The misunderstood genius in autistic people

By Brenda Ochieng | Friday, Aug 31st 2018 at 16:13
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James Karanja, the chairman of Autism Support Centre Kenya and Edwin Mburu. [Carlisto Ochieng']

Imagine sitting in a mid-sized bus yearning for the moment you will reach your destination then out of nowhere a passenger blurts “What if this bus rolls  right now?” followed by sudden awkward silence.

This was the case when Edwin Ruhiu Mburu boarded a bus home from school and shared this with his former teacher much to the surprise of the other passengers. What the passengers did not know at the time was those words were simply a representation of the curious and imaginative mind of a young autistic boy.

He wished no one any harm but simply sought answers to questions one would usually shy away from.

Autism is a mental condition, present from early childhood, characterised by great difficulty in communicating and forming relationships with other people and in using language and abstract concepts.

Edwin always wanted to be a mechanic when he grew up. This was often exhibited in his ability to draw an array of public service vehicles ranging from minibuses to heavily built buses that ply long distant routes. That teenage dream stood the test of time and slowly progressed into an undying desire to practice vehicle modification.

“My passion is to do car modifications. Although I never trained to be a mechanic I believe I can do a great job. That is what I really want to do,” says the 29-year-old.

Edwin was born in Gatanga, Central Province, and having been diagnosed with Autism at a young age, his parents ensured that they got him all the support he needed. He attended different primary schools, including a special school where he met James Karanja, a teacher at the time and current chairman of Autism Support Centre Kenya.

 Autism is a developmental disorder that is yet to be understood by many people. Records show how autistic individuals have been undermined because of lack of awareness and cultural beliefs which label them as ineffective.

In contrast, autistic people have an untapped level of intelligence and a mode of approaching tasks and portraying creativity that they may not be privy to.

According to Edwin, he has always been treated properly by those who know him well. He is known as an honest, hard-working, determined and focused man. Duncan Gacheru, Edwin’s younger brother only understood his brother’s plight at the age of 13 and he is now fully aware of the misconceptions people have about autism.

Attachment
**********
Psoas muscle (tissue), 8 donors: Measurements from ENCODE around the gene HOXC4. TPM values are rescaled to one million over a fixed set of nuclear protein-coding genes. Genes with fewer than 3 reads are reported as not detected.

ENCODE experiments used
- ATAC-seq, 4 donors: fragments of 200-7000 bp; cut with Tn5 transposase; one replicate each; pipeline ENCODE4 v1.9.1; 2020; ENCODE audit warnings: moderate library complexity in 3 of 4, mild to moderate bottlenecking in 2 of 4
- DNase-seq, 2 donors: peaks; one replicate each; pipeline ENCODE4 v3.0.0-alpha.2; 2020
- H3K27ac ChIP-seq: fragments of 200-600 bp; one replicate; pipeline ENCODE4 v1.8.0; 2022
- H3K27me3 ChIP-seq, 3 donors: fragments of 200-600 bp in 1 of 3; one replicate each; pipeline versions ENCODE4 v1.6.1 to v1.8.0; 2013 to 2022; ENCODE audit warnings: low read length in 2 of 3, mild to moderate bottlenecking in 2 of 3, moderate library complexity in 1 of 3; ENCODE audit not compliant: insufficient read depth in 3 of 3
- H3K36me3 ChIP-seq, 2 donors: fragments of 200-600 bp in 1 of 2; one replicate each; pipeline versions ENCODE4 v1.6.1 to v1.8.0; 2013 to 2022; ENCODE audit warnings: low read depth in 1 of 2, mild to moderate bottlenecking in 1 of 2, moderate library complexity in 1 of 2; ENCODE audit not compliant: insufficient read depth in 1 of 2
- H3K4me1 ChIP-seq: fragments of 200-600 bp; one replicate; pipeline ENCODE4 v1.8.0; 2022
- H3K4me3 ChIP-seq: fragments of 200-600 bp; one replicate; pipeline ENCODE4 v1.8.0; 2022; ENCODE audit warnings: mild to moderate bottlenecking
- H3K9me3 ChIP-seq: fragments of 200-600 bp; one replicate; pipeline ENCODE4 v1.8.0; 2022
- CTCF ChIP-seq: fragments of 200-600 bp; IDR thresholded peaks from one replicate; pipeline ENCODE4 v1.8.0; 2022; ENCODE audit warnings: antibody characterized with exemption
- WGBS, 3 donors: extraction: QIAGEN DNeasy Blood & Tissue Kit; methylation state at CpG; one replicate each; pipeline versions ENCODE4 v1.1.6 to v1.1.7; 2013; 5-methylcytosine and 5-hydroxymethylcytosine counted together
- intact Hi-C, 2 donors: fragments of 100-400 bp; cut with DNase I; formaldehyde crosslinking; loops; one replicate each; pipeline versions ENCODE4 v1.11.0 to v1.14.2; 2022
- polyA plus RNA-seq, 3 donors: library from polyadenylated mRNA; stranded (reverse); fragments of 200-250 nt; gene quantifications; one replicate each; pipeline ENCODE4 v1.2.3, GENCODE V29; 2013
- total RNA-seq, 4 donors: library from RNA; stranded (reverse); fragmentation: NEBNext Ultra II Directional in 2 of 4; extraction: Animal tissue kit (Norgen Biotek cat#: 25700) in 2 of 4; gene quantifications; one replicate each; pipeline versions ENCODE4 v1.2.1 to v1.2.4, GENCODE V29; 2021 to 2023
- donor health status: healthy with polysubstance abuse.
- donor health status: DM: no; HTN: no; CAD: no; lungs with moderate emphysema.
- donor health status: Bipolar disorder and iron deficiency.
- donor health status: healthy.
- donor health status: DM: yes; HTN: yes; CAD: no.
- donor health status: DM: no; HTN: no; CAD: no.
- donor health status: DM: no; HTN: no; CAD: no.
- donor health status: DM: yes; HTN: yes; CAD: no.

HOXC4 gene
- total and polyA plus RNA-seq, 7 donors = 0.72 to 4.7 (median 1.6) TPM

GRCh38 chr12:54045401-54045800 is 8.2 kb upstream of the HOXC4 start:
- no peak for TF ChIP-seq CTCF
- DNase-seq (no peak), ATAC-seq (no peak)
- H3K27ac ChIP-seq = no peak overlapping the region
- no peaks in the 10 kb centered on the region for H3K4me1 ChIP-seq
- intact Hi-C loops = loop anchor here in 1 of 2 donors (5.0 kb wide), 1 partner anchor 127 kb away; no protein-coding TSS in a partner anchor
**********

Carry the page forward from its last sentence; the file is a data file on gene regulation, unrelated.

“When someone hears Edwin talk about his dreams they don’t see the sense in it,” says the 21 year old.

“We may view ourselves as normal but we have issues because we do not accept them as they are.”

Finding a job in Kenya can be a long and tedious process that does not spare even the highly-educated. Most of those who are lucky enough to get employment end up working in areas outside their field of study just to fend for themselves.

Edwin studied Software testing at Strathmore University iLab (2016-2017) and as appreciative as he is for all he has learnt, his dream still remains unfulfilled. All he needs is for someone to take him seriously and give him a chance to not only learn more but also put his passion into practice

As far as misconceptions go, people often dismiss autistic people because they are judged by appearance. Edwin is living proof that the disorder does not define him.

At 18, he casually said he would go for driving classes and this became a reality. He now has a valid driving licence. Edwin pays attention to detail from the first time he sees someone new.

A brief head to toe scan and a study of one’s mannerisms is enough for him to know how to relate with that person.

I want to do body kit placement, spray painting, graphics, white prima placement, changing seats, rebuilding the engine, new chrome exhaust pipe placement, new car radio installation, woofer placement, spoiler placement, changing wheel disks, placing neons, inserting small screens on the seats and placing new rims and tyres.”  That’s how he thinks of cars.

He repeats this to anyone who will care to listen to ascertain that he knows exactly what he is talking about

According to James, people often assume autistic people can’t perform and it is hard to find a record of people who have excelled here due to lack of support.

What is the end goal? To buy his own car, land, build a house and ultimately manage his own garage.

As Salman Rushdie said “A man who invents himself needs someone to believe in him, not only the need to be believed in but the need to believe in another.”

 Edwin needs someone outside his circle of friends and family to believe in him and make his dream come true.

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